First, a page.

Slower, Lower Frequency
Surface waves travel more slowly through Earth material at the planet’s surface and are predominantly lower frequency than body waves. They are easily distinguished on a seismogram. Shallow earthquakes produce stronger surface waves; the strength of the surface waves are reduced in deeper earthquakes.
One kind of surface wave is called a Love wave, named after British mathematician A. E. H. Love, who worked out the mathematical model for this wave type in 1911. Love waves produce entirely horizontal motion. The amplitude is largest at the surface and diminishes with greater depth.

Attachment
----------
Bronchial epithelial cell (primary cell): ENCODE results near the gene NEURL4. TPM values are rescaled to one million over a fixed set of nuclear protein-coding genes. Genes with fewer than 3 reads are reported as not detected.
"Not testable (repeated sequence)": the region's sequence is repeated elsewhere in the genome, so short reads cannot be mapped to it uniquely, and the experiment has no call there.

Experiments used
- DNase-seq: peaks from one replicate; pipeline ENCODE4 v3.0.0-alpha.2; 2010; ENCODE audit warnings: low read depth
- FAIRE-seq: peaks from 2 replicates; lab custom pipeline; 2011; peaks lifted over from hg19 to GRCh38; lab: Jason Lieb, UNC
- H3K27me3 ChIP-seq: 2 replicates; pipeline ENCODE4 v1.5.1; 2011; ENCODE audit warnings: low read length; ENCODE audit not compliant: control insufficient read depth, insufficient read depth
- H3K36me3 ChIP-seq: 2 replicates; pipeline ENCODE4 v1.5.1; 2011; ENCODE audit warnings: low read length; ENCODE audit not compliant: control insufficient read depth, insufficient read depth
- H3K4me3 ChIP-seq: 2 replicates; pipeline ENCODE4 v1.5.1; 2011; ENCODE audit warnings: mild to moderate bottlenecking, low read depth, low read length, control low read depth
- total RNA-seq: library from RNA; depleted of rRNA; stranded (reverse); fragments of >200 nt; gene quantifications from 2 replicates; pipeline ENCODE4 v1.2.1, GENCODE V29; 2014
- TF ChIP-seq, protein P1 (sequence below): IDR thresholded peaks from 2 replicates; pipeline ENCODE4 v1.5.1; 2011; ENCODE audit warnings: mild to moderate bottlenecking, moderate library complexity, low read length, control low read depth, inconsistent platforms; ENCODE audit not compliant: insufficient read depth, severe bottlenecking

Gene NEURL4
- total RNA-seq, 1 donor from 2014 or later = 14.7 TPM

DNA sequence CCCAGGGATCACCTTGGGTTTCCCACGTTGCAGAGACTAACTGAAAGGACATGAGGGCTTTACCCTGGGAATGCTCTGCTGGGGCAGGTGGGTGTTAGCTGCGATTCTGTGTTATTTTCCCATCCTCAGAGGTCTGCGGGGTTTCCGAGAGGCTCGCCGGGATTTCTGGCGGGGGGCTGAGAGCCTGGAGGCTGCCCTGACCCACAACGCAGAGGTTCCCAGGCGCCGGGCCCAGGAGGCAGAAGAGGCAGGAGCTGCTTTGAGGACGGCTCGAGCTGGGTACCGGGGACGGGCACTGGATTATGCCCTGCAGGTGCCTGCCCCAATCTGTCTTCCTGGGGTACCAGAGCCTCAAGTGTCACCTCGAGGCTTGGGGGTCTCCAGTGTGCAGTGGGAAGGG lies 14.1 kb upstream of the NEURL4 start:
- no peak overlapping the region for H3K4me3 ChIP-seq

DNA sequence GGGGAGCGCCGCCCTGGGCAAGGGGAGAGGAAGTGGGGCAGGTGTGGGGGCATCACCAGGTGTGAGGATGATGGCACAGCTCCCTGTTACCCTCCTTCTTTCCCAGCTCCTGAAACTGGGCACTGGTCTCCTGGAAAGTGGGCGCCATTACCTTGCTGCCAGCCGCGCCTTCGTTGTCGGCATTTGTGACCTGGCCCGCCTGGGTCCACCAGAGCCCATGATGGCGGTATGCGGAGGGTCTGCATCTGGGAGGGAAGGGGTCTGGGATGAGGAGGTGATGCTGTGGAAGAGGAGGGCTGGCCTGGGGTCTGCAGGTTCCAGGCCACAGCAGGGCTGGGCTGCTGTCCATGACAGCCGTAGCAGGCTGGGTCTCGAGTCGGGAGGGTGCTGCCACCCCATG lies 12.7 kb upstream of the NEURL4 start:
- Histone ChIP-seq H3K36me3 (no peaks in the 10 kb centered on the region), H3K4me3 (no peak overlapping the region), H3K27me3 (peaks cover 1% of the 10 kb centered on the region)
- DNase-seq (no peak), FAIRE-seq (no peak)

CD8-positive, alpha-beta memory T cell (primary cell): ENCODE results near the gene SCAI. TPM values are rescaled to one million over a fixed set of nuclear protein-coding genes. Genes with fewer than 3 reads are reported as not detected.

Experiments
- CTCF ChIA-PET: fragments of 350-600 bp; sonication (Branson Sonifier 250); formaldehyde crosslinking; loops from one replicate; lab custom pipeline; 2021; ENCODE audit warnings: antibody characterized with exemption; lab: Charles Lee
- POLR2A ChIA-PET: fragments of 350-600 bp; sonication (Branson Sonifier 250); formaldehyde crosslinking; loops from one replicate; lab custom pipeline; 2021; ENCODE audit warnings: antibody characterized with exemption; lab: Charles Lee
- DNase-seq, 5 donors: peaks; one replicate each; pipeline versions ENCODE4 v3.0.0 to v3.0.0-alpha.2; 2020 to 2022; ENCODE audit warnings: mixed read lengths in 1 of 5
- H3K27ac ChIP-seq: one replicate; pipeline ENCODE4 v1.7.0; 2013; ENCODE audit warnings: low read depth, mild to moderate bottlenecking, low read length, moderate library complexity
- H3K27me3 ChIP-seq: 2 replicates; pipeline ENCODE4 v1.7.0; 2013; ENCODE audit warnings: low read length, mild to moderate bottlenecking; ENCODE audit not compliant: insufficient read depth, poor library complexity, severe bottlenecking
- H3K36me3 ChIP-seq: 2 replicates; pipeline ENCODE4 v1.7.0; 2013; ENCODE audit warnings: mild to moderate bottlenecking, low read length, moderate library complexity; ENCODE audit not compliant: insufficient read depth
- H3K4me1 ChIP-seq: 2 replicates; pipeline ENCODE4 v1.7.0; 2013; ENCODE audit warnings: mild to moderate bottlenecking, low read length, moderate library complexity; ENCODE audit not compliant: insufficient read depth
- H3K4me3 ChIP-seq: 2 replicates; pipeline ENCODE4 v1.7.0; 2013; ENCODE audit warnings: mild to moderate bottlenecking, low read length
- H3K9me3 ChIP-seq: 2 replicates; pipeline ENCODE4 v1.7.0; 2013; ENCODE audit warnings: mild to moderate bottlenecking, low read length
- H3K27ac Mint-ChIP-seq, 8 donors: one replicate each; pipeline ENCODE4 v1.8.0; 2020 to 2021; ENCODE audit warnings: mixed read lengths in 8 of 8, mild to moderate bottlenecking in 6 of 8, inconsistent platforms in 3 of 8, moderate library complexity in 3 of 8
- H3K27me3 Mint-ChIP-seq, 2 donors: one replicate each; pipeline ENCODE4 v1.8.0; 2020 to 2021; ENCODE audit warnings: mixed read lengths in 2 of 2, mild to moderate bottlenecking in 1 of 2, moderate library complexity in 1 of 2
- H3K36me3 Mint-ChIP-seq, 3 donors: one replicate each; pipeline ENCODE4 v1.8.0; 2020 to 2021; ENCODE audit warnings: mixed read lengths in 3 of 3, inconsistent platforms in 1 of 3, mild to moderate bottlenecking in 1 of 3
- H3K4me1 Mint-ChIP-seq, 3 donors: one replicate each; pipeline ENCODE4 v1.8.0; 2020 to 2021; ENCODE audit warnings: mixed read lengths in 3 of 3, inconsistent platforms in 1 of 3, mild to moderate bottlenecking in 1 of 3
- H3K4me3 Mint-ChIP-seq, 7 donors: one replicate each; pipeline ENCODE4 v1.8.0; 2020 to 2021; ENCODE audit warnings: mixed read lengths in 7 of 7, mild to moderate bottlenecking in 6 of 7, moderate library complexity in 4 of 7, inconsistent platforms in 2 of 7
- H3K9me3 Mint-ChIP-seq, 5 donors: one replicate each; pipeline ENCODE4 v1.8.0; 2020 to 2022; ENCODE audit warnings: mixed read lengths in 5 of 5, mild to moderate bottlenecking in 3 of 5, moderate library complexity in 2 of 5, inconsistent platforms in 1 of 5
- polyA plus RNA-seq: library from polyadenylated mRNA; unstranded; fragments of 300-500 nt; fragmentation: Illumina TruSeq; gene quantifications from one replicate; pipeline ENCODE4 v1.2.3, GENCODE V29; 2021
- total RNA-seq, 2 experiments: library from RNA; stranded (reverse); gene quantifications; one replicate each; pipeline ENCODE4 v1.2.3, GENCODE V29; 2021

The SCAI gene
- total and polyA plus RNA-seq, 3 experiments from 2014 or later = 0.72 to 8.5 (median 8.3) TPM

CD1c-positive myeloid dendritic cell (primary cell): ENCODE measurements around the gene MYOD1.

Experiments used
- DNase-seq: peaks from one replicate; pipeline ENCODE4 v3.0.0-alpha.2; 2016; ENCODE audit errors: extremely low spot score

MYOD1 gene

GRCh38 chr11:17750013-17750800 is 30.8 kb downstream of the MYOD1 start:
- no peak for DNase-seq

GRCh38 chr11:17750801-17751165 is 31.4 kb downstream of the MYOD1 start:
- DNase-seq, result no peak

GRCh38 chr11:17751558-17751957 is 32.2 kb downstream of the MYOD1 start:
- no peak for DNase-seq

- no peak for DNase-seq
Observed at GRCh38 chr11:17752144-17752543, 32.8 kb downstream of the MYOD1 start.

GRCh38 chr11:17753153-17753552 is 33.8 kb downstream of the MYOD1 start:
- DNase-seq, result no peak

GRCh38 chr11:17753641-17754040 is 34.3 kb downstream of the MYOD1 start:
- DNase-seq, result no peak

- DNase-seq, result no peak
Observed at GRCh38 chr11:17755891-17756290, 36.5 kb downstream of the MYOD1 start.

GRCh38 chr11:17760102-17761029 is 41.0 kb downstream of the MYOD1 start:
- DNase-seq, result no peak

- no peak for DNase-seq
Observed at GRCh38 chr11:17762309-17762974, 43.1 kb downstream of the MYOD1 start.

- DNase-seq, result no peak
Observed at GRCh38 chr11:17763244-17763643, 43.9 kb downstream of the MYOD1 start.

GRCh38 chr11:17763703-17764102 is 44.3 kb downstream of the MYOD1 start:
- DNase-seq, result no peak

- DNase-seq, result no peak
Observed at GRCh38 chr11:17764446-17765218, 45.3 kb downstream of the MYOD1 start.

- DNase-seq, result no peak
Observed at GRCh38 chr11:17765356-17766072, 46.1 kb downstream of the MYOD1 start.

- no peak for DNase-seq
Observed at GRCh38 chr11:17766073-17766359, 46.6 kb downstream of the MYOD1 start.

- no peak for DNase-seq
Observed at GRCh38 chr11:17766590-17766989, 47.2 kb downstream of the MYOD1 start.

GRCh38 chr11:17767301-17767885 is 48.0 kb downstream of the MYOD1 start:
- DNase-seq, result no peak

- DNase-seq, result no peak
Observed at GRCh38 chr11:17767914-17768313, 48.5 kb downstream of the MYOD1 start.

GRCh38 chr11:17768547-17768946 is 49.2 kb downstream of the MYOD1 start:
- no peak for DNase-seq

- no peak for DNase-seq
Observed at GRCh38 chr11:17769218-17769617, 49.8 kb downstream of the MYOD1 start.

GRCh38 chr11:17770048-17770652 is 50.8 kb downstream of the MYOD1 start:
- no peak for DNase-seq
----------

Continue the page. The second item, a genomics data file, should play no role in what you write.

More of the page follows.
The other kind of surface wave is the Rayleigh wave, named for John William Strutt, known as Lord Rayleigh, who mathematically predicted the existence of this kind of wave in 1885. A Rayleigh wave rolls along the ground with a more complex motion than Love waves. Although Rayleigh waves appear to roll like waves on an ocean, the particle motion is opposite of ocean waves. Because it rolls, it moves the ground up and down, and forward and backward in the direction that the wave is moving. Most of the shaking felt from an earthquake is due to the Rayleigh wave, which can be much larger than the other waves. Like Love waves, the amplitude of the wave decreases dramatically with depth.